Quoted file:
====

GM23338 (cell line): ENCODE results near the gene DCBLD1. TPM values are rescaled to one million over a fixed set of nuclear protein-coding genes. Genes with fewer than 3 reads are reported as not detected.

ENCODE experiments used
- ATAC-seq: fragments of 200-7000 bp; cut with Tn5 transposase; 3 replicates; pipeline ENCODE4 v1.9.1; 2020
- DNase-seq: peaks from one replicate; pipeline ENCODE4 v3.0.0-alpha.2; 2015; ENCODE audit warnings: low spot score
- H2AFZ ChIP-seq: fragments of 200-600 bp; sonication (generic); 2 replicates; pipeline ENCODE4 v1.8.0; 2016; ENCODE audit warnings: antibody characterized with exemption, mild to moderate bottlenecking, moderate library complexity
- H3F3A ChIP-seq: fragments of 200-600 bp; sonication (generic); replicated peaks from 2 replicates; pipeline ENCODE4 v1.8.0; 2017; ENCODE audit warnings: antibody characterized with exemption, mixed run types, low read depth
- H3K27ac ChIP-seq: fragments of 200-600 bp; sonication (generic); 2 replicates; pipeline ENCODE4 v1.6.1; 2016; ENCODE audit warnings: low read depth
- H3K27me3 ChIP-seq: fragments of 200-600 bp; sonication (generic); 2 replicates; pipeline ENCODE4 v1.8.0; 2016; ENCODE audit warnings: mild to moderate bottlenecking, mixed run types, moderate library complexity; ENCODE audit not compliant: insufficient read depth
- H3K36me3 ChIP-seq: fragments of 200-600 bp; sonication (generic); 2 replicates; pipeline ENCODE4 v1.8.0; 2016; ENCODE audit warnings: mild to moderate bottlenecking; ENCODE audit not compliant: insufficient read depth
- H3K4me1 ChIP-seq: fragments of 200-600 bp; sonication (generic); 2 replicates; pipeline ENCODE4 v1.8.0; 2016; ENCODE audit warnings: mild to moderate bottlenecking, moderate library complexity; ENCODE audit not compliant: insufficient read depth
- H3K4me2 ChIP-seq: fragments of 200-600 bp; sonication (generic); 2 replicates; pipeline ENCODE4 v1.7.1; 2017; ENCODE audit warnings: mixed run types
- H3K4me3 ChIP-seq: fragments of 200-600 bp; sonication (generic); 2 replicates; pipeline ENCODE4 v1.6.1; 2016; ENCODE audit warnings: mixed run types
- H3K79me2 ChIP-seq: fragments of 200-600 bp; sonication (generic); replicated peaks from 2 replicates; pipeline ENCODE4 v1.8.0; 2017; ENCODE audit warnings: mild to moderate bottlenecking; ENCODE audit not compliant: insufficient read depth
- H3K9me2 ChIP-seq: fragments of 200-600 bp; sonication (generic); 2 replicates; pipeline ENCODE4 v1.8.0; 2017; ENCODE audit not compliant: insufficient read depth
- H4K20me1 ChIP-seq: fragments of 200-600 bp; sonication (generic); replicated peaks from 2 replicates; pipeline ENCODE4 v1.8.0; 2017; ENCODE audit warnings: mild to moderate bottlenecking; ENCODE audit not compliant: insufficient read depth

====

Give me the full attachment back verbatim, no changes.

GM23338 (cell line): ENCODE results near the gene DCBLD1. TPM values are rescaled to one million over a fixed set of nuclear protein-coding genes. Genes with fewer than 3 reads are reported as not detected.

ENCODE experiments used
- ATAC-seq: fragments of 200-7000 bp; cut with Tn5 transposase; 3 replicates; pipeline ENCODE4 v1.9.1; 2020
- DNase-seq: peaks from one replicate; pipeline ENCODE4 v3.0.0-alpha.2; 2015; ENCODE audit warnings: low spot score
- H2AFZ ChIP-seq: fragments of 200-600 bp; sonication (generic); 2 replicates; pipeline ENCODE4 v1.8.0; 2016; ENCODE audit warnings: antibody characterized with exemption, mild to moderate bottlenecking, moderate library complexity
- H3F3A ChIP-seq: fragments of 200-600 bp; sonication (generic); replicated peaks from 2 replicates; pipeline ENCODE4 v1.8.0; 2017; ENCODE audit warnings: antibody characterized with exemption, mixed run types, low read depth
- H3K27ac ChIP-seq: fragments of 200-600 bp; sonication (generic); 2 replicates; pipeline ENCODE4 v1.6.1; 2016; ENCODE audit warnings: low read depth
- H3K27me3 ChIP-seq: fragments of 200-600 bp; sonication (generic); 2 replicates; pipeline ENCODE4 v1.8.0; 2016; ENCODE audit warnings: mild to moderate bottlenecking, mixed run types, moderate library complexity; ENCODE audit not compliant: insufficient read depth
- H3K36me3 ChIP-seq: fragments of 200-600 bp; sonication (generic); 2 replicates; pipeline ENCODE4 v1.8.0; 2016; ENCODE audit warnings: mild to moderate bottlenecking; ENCODE audit not compliant: insufficient read depth
- H3K4me1 ChIP-seq: fragments of 200-600 bp; sonication (generic); 2 replicates; pipeline ENCODE4 v1.8.0; 2016; ENCODE audit warnings: mild to moderate bottlenecking, moderate library complexity; ENCODE audit not compliant: insufficient read depth
- H3K4me2 ChIP-seq: fragments of 200-600 bp; sonication (generic); 2 replicates; pipeline ENCODE4 v1.7.1; 2017; ENCODE audit warnings: mixed run types
- H3K4me3 ChIP-seq: fragments of 200-600 bp; sonication (generic); 2 replicates; pipeline ENCODE4 v1.6.1; 2016; ENCODE audit warnings: mixed run types
- H3K79me2 ChIP-seq: fragments of 200-600 bp; sonication (generic); replicated peaks from 2 replicates; pipeline ENCODE4 v1.8.0; 2017; ENCODE audit warnings: mild to moderate bottlenecking; ENCODE audit not compliant: insufficient read depth
- H3K9me2 ChIP-seq: fragments of 200-600 bp; sonication (generic); 2 replicates; pipeline ENCODE4 v1.8.0; 2017; ENCODE audit not compliant: insufficient read depth
- H4K20me1 ChIP-seq: fragments of 200-600 bp; sonication (generic); replicated peaks from 2 replicates; pipeline ENCODE4 v1.8.0; 2017; ENCODE audit warnings: mild to moderate bottlenecking; ENCODE audit not compliant: insufficient read depth